A curious girl seeks answers from her father
|"Daddy, why does the rainbow have so many colors?” Abby looked up at the sky.
“Because, after it rains, and the sun comes back out, sometimes the sun will hit the water droplets still in the air, just the right way, and that forms a rainbow,” James looked down at his wondering daughter and smiled.
“Yeah, but why does it have so many colors?” Abby asked again.
James thought for a moment. “Because we have light sensors in our eyes, that tell our brain we’re seeing a color, or colors.”
“How do things have color then?”
James laughed. “You sure are a curious one, aren’t you? Well, the surfaces of things can absorb colors, and reflect others. That’s why we see red apples or green pears. The world has three main colors- do you know what they are?”
“Red, Blue, and yellow,” Abby declared. “They’re the primary colors! We learned that in school last week,” she beamed.
James chuckled. “That is true, but the three main colors are actually red, blue, and green.”
Abby gasped. “But green is a secondary color! You need to mix blue and yellow to make that. How can you have green and not have yellow?” Abby frowned.
James winked at his daughter. “Your brain actually mixes green and red light waves to make yellow.”
Abby frowned. “How do you know this?”
“I learned that in college.”
“College? Isn’t that where you met Mommy?”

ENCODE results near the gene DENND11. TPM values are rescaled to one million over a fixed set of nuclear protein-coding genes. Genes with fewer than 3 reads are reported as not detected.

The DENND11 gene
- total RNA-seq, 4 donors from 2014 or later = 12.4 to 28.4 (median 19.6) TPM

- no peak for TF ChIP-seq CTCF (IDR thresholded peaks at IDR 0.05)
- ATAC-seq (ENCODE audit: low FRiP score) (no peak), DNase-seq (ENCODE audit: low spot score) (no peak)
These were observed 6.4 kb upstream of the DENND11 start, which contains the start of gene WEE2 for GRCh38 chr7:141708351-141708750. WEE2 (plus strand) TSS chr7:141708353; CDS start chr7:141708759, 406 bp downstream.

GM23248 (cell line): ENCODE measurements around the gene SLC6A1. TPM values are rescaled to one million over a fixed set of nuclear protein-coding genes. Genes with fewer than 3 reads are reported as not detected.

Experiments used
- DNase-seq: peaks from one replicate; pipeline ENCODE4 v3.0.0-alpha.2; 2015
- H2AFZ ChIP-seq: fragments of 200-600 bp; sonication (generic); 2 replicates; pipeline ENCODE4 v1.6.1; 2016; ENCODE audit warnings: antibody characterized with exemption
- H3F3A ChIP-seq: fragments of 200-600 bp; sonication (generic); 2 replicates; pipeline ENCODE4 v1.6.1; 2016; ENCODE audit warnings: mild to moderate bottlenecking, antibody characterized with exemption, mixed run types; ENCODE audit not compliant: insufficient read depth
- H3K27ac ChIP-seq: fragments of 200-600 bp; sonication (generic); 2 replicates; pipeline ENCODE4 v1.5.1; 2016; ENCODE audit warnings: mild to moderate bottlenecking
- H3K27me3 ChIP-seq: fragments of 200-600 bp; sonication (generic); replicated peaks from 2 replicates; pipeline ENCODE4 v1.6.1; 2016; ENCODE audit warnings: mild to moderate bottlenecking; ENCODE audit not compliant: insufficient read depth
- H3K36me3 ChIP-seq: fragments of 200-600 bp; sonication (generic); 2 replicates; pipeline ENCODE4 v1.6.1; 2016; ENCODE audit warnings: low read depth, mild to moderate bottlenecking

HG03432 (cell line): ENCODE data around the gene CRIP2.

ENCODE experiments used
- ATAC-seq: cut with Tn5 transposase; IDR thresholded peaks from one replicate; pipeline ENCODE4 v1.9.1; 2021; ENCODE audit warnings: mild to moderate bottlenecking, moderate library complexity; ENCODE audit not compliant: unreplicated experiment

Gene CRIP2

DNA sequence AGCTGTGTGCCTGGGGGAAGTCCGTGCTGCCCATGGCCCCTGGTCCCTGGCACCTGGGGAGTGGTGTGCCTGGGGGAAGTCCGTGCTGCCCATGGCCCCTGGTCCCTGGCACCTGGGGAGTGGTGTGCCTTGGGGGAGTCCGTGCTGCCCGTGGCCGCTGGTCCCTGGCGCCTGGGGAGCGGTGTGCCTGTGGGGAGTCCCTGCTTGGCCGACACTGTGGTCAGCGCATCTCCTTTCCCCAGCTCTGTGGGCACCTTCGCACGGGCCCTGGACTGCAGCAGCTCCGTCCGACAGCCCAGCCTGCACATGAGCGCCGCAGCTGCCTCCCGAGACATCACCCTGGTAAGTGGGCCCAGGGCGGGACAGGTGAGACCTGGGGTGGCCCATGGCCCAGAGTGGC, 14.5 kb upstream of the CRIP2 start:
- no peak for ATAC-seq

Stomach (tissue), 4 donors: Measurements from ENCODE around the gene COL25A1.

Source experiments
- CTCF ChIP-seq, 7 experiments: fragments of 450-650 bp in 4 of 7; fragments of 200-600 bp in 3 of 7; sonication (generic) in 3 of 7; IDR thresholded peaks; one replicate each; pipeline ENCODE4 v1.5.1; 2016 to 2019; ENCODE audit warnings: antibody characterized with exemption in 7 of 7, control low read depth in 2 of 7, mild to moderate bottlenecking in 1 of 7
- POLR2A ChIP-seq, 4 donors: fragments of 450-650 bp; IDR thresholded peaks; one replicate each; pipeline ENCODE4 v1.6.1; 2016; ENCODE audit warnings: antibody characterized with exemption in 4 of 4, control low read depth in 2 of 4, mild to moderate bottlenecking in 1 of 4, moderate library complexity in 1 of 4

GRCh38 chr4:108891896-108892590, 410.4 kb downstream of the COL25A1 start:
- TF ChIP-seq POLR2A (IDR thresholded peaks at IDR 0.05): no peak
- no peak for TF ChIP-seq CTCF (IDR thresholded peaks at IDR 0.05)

“Yep, it is,” James took his daughter’s hand.
“But still, how did the person you learned this from know it?”
“He.... probably learned it from someone else.”
“And what about that someone else? Did they learn it from someone else, too?”
“Yep, they probably did. And so on and so forth, all the way back to the person who discovered it. And in this case, it’d be Isaac Newton. He’s also the guy who brought us the laws of physics.”
“But how did he know it’s right,” Abby demanded.
“Because... well, when someone discovers something new, they use something called the ‘scientific method’ to find out if it’s really real or not. There’s 6 steps. First, you ask a question. Then you make observations, about your question, and form a hypothesis, which is a theory, or guess, about what will happen. Afterwards, you test the hypothesis by conducting experiments, collect your results, and share your results with everyone else. So once somebody shares some new information, before it can be a fact, other people need to be able to repeat the test- again and again- and get the same results.”
“Everybody gets the same results? Isn’t that cheating?”
James laughed. “No, it’s not cheating. It just means that the new information we found was really true. Because everyone can say, ‘Yes, I did exactly what you did, and got the same results.’ Imagine, if you did exactly what someone else did and got a different result. Wouldn’t you be confused?”
Abby tilted her head in thought. “That’s true! It would be confusing.”
And thank goodness for that, thought James. I was running out of answers.
Written for "Philosophical Musings"
Prompt: Knowledge ▼